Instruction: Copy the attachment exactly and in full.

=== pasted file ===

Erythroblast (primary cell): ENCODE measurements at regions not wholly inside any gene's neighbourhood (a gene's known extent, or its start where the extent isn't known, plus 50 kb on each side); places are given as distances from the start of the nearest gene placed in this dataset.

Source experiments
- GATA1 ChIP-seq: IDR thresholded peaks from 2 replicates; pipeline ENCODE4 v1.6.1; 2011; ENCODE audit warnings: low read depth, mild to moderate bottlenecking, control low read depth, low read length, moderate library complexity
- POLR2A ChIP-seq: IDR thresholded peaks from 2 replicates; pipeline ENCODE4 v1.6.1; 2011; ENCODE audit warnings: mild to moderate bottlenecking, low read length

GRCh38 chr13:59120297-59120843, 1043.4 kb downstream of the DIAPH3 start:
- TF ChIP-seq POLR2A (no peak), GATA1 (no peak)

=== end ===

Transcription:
Erythroblast (primary cell): ENCODE measurements at regions not wholly inside any gene's neighbourhood (a gene's known extent, or its start where the extent isn't known, plus 50 kb on each side); places are given as distances from the start of the nearest gene placed in this dataset.

Source experiments
- GATA1 ChIP-seq: IDR thresholded peaks from 2 replicates; pipeline ENCODE4 v1.6.1; 2011; ENCODE audit warnings: low read depth, mild to moderate bottlenecking, control low read depth, low read length, moderate library complexity
- POLR2A ChIP-seq: IDR thresholded peaks from 2 replicates; pipeline ENCODE4 v1.6.1; 2011; ENCODE audit warnings: mild to moderate bottlenecking, low read length

GRCh38 chr13:59120297-59120843, 1043.4 kb downstream of the DIAPH3 start:
- TF ChIP-seq POLR2A (no peak), GATA1 (no peak)